As we age, we search for metaphors or descriptive phrases to understand what is happening to our bodies. “Falling apart” is one of the most commonly used expressions, though no one means it literally. But there is that feeling that something is breaking down, and it can feel like we’re no longer in control of our body, that a process we don’t really understand has been set in motion.
As it turns out, the phrase “falling apart” is actually accurate on a molecular level. Over the last few decades, incredible work has been done on understanding why aging—that is, the act of moving through time—means aging as we understand it on a physical level. Research has led us to the discovery and understanding of telomeres, stretches of DNA which protect our chromosomes. As these shrink, it’s believed, the cells themselves are damaged, leading to the process of getting older.
But there are ways to combat this, which makes for one of the most exciting breakthroughs in aging in a long time. On January 10th, the Jewish Community Center of San Francisco, in partnership with the Institute on Aging, hosted Nobel Prize Winning Dr. Elizabeth Blackburn and her colleague Dr. Elissa Epel for a discussion on telomeres—and how to protect them. It covered the astonishing findings in their book, The Telomere Effect: A Revolutionary Approach to Living Younger, Healthier, Longer.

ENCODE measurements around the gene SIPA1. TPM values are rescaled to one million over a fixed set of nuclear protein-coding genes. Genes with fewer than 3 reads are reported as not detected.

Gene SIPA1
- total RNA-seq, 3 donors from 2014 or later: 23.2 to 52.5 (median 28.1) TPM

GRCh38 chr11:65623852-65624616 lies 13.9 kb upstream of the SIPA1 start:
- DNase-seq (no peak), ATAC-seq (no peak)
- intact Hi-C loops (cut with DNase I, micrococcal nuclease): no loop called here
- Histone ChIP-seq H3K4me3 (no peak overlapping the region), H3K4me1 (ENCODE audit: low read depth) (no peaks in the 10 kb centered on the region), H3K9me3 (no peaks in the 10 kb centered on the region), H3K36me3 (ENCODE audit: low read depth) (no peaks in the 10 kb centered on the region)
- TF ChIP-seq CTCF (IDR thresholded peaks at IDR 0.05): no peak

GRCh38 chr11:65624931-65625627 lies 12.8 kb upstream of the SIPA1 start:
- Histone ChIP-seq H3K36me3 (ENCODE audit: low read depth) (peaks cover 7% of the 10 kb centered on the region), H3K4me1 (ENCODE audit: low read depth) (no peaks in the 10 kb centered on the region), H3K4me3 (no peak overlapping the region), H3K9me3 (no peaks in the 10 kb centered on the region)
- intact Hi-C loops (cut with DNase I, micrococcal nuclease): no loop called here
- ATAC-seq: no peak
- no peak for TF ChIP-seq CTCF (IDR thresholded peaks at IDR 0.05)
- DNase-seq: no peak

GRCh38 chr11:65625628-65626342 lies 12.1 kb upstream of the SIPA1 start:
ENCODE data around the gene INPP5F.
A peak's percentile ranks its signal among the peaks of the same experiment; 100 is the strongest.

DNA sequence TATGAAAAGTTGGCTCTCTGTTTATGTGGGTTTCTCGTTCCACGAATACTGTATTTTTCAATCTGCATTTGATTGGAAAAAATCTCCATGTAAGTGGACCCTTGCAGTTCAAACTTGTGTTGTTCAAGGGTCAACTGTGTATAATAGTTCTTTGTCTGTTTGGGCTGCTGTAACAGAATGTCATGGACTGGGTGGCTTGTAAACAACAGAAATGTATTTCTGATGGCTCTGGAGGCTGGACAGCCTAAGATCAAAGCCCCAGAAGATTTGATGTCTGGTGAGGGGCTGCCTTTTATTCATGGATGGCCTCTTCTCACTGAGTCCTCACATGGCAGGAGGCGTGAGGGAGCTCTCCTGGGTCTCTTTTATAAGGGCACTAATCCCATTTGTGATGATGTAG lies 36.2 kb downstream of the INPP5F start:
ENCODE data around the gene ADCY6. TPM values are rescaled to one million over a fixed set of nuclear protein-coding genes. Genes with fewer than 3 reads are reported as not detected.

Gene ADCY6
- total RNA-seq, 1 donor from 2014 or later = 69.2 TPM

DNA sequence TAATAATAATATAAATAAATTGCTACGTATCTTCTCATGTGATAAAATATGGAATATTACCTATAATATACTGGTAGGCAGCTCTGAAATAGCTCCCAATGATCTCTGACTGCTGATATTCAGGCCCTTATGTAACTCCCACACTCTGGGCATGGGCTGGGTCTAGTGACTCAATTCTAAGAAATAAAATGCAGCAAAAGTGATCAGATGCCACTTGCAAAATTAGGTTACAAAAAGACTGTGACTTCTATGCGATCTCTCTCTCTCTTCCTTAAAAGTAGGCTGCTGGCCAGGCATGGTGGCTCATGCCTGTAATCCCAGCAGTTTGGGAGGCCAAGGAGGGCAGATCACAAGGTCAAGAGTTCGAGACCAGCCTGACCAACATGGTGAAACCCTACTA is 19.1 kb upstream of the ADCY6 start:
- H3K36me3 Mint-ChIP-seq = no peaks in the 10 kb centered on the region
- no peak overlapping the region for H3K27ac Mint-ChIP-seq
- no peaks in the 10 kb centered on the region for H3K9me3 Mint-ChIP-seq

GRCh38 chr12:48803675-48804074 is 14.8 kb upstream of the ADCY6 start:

It was an enjoyable and enlightening talk, and everyone left with a deeper knowledge of how their bodies work. Understanding ourselves, and modifying our behaviors, has the potential to help us age with strength, dignity, and independence.
Understanding Telomeres: The Shoelace Covers That Impact Our Lives
The conversation at the JCCSF was led by New York Times health writer Anahad O’Connor, who focuses on living healthier, more productive, and, ultimately, longer lives. Luckily, that’s exactly what Drs. Blackburn and Epel specialize in.